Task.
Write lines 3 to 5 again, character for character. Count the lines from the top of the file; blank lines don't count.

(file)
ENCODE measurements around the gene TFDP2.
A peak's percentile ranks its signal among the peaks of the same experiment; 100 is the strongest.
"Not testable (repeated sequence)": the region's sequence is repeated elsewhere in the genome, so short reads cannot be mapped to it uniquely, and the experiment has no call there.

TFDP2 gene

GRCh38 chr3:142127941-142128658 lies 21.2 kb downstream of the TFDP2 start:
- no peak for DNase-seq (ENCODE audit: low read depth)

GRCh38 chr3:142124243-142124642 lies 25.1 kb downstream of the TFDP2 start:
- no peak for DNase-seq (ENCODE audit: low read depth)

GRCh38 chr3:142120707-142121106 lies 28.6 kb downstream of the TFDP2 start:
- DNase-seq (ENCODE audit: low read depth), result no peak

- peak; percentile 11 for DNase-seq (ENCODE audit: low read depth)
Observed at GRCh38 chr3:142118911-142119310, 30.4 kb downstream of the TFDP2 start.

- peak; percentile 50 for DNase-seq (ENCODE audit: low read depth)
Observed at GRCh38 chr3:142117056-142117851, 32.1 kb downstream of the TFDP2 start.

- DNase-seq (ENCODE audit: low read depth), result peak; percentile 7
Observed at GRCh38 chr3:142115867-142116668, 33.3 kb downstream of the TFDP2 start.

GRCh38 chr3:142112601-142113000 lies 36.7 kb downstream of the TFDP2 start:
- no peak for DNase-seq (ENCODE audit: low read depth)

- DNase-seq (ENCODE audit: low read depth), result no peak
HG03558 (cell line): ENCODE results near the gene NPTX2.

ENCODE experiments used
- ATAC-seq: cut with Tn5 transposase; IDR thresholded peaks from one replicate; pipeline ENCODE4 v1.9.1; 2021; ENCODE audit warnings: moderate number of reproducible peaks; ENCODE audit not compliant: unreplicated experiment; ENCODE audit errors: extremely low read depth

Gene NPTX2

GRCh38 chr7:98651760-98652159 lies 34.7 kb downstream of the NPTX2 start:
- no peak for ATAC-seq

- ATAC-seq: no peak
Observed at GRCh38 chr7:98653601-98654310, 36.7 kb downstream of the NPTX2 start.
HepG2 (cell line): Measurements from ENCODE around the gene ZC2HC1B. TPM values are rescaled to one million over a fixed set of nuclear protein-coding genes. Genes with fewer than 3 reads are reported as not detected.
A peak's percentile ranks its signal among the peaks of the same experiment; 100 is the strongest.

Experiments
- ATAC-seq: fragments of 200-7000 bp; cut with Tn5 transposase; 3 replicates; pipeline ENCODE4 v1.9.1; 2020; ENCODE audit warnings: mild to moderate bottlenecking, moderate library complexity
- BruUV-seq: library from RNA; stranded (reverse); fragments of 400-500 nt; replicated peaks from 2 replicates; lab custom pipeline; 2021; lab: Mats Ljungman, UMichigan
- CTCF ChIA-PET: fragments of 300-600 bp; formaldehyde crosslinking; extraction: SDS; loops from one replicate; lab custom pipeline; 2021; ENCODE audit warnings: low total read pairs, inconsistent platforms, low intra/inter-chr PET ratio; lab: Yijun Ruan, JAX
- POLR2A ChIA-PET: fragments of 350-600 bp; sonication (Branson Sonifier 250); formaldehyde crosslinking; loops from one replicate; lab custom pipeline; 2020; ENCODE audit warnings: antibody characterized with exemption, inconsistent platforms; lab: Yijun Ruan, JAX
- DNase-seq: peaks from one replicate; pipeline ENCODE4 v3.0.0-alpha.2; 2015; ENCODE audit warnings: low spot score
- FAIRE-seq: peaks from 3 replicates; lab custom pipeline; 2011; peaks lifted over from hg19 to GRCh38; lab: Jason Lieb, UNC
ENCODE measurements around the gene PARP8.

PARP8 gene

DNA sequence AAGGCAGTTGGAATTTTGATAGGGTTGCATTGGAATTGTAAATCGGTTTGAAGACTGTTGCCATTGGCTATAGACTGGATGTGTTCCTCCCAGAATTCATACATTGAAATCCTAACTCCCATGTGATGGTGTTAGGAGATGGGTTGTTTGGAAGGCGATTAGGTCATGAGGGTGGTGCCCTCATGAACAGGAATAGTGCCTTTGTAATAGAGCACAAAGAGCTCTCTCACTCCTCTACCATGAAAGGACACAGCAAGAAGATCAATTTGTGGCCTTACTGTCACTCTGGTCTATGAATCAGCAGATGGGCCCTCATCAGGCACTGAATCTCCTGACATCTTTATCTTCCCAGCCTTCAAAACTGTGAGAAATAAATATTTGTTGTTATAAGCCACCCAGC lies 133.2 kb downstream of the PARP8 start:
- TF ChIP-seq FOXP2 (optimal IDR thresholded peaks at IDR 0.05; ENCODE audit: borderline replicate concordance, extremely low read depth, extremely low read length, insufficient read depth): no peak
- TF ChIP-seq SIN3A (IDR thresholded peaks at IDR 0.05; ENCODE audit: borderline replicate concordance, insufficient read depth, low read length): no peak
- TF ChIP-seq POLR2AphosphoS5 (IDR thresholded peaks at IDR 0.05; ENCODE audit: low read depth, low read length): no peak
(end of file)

"Not testable (repeated sequence)": the region's sequence is repeated elsewhere in the genome, so short reads cannot be mapped to it uniquely, and the experiment has no call there.

TFDP2 gene

GRCh38 chr3:142127941-142128658 lies 21.2 kb downstream of the TFDP2 start: